With Ramirez, yes, but as far as the series goes, the Dodgers took a major step toward the offseason when they had no answer for the home runs by Matt Holliday and pinch-hitter Shane Robinson hit off Ricky Nolasco and J.P. Howell, respectively. The Dodgers trail the NLCS 3-1 entering the Game 5 matchup of Zack Greinke vs. Kelly, with Clayton Kershaw and Game 3 winner Hyun-Jin Ryu set to pitch in St. Louis if Los Angeles can extend the series.
"We definitely need to turn the page," Punto said. "We have our work cut out for us, [but] we have all our pitchers in line. We just have to stay positive."
Few players are more positive than A.J. Ellis, the Dodgers' catcher who is a reservoir of optimism for the pitching staff. But Ellis pointed out one big problem with counting on riding the arms of Greinke and Kershaw into a decided seventh game.
"Those guys lost," Ellis said. "[The Cardinals] beat 'em in St. Louis. It's going to be a tough challenge. We have to score runs. That's the bottom line. Our pitching's been great this entire series. Our offense hasn't come through. We need to step up. Doesn't matter who's in the lineup, doesn't matter who's playing. We got to score runs. We have to put good at-bats on Joe Kelly. He threw great against us in Game 1. We have to scratch and claw and get some runs."
Punto was trying to do exactly that after he delivered a one-out double over center fielder Jon Jay's head in the seventh inning. He took a big lead because he was thinking about stealing third base.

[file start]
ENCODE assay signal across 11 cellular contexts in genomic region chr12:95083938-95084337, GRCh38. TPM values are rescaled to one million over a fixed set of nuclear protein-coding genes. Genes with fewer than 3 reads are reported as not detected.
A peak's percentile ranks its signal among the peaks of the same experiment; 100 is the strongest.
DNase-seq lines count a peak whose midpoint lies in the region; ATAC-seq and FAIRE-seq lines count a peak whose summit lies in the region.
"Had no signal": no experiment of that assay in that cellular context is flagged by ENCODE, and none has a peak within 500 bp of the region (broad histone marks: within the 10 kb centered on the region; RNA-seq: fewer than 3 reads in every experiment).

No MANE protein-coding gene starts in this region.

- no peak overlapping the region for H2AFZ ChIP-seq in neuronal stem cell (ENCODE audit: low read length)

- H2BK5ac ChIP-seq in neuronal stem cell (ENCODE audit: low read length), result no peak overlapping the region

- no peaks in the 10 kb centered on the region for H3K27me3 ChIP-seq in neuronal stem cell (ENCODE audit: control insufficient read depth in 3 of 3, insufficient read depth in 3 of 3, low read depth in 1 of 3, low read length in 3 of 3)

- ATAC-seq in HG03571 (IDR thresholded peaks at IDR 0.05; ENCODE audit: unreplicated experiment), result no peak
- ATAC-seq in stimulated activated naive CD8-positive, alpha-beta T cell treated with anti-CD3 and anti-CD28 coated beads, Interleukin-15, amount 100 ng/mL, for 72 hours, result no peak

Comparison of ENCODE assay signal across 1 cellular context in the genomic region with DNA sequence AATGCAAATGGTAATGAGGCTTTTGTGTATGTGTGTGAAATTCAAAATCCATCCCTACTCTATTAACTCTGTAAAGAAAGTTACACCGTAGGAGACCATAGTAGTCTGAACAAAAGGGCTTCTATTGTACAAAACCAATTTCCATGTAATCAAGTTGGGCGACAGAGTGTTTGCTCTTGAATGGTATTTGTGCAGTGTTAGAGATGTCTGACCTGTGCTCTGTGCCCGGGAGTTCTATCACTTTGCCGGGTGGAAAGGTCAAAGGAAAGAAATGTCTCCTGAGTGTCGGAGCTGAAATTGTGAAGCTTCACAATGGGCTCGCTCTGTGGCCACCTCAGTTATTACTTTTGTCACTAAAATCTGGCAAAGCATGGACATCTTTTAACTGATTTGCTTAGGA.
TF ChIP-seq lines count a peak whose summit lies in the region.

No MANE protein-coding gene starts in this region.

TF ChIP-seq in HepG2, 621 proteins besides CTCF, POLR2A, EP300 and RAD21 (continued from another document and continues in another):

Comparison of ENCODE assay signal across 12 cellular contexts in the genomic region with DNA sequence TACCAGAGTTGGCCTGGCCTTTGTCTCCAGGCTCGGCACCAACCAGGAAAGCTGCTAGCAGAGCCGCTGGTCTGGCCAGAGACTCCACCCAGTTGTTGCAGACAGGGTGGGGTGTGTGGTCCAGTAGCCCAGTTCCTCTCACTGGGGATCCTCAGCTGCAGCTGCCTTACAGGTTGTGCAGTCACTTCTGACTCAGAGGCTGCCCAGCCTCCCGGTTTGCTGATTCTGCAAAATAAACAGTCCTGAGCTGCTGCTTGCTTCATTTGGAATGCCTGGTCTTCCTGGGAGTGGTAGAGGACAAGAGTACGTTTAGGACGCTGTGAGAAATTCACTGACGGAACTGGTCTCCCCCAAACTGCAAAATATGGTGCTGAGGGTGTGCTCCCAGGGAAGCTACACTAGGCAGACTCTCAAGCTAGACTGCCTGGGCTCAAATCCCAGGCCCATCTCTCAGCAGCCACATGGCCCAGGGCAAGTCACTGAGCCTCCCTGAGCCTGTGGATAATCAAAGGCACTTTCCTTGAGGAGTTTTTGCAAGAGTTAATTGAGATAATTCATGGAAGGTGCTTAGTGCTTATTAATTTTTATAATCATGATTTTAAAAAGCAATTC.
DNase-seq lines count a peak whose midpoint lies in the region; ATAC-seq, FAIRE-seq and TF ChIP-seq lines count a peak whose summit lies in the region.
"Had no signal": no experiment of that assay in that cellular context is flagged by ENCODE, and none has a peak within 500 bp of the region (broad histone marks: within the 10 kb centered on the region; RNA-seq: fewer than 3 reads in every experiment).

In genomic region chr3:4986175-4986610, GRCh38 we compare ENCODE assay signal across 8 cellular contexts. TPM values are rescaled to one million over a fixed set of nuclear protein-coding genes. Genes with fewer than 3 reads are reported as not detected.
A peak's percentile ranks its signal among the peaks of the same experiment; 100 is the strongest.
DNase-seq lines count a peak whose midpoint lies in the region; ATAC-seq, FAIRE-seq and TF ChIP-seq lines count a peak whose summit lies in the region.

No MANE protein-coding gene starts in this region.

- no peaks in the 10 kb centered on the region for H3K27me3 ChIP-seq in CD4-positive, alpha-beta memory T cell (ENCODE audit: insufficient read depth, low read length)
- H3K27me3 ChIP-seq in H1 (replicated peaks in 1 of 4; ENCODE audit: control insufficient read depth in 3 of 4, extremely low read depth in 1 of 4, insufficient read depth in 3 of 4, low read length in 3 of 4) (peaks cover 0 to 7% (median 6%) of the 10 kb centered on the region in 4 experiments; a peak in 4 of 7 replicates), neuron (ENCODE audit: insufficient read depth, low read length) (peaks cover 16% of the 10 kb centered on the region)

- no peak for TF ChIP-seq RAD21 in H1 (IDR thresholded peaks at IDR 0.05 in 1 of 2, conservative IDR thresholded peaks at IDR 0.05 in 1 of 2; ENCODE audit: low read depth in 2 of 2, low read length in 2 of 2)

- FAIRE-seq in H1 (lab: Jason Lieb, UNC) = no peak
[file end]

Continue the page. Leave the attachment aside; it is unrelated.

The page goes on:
"If [Martinez] gives me a no look I'm going, yeah," said Punto, who was 3-for-6 stealing during the regular season. "They were nowhere to be found. Kozma was so far in the six-hole, [second baseman Matt] Carpenter was nowhere around. I had the intention to go if he gives me a no look."
Kozma triggered the play with a signal to Martinez, who wheeled at just the right instant to get the ball to his shortstop before Punto could get back to the bag.
"It was a great play," Punto said. "Kozma made a great play."
Punto said it was especially painful to give up an out to a Cardinals' bullpen that is doing its part behind the Cardinals' locked-in starting pitchers. In an October that has been all about the three-up, three-down inning and runners left on base, the Dodgers know they're officially working without a net at this point, no matter how well their own pitchers have performed.
"Surprising is a good word -- frustrated, disappointed, irritated," Ellis said. "All those words fit the bill. Our guys have thrown the ball great and they've done an amazing job. You feel like at this point, you should be at the least two-two [in the series]. But we are where we are for a reason, and that's because St. Louis has executed as well as we have, especially on the mound. We haven't been able to come through with hits. They've show not just us, but all of baseball that they have a ton of young power arms. Those guys come in the game and they shut the door. We've got to solve that riddle, score some runs and start tomorrow."
Whether the shortstop is Ramirez, Punto, Young or the ghost of Pee Wee Reese.
Phil Rogers is a columnist for MLB.com. This story was not subject to the approval of Major League Baseball or its clubs.